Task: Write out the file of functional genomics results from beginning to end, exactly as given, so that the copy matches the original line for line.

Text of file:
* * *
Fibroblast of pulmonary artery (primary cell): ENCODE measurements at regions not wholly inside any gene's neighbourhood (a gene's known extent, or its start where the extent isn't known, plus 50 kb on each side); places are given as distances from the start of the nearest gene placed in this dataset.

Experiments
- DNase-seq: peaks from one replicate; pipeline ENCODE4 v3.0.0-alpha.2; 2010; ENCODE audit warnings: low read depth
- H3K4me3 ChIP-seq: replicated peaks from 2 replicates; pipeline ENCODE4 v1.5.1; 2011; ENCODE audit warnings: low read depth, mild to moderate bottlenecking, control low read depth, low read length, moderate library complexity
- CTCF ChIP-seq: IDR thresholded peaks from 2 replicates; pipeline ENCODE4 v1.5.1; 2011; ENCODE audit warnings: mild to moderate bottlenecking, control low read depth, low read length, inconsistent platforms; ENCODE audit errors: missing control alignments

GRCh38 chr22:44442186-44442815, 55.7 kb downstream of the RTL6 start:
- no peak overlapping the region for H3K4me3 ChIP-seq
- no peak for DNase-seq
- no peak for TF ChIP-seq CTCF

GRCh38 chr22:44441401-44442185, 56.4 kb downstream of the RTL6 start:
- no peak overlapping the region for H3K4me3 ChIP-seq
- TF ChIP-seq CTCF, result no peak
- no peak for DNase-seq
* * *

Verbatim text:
Fibroblast of pulmonary artery (primary cell): ENCODE measurements at regions not wholly inside any gene's neighbourhood (a gene's known extent, or its start where the extent isn't known, plus 50 kb on each side); places are given as distances from the start of the nearest gene placed in this dataset.

Experiments
- DNase-seq: peaks from one replicate; pipeline ENCODE4 v3.0.0-alpha.2; 2010; ENCODE audit warnings: low read depth
- H3K4me3 ChIP-seq: replicated peaks from 2 replicates; pipeline ENCODE4 v1.5.1; 2011; ENCODE audit warnings: low read depth, mild to moderate bottlenecking, control low read depth, low read length, moderate library complexity
- CTCF ChIP-seq: IDR thresholded peaks from 2 replicates; pipeline ENCODE4 v1.5.1; 2011; ENCODE audit warnings: mild to moderate bottlenecking, control low read depth, low read length, inconsistent platforms; ENCODE audit errors: missing control alignments

GRCh38 chr22:44442186-44442815, 55.7 kb downstream of the RTL6 start:
- no peak overlapping the region for H3K4me3 ChIP-seq
- no peak for DNase-seq
- no peak for TF ChIP-seq CTCF

GRCh38 chr22:44441401-44442185, 56.4 kb downstream of the RTL6 start:
- no peak overlapping the region for H3K4me3 ChIP-seq
- TF ChIP-seq CTCF, result no peak
- no peak for DNase-seq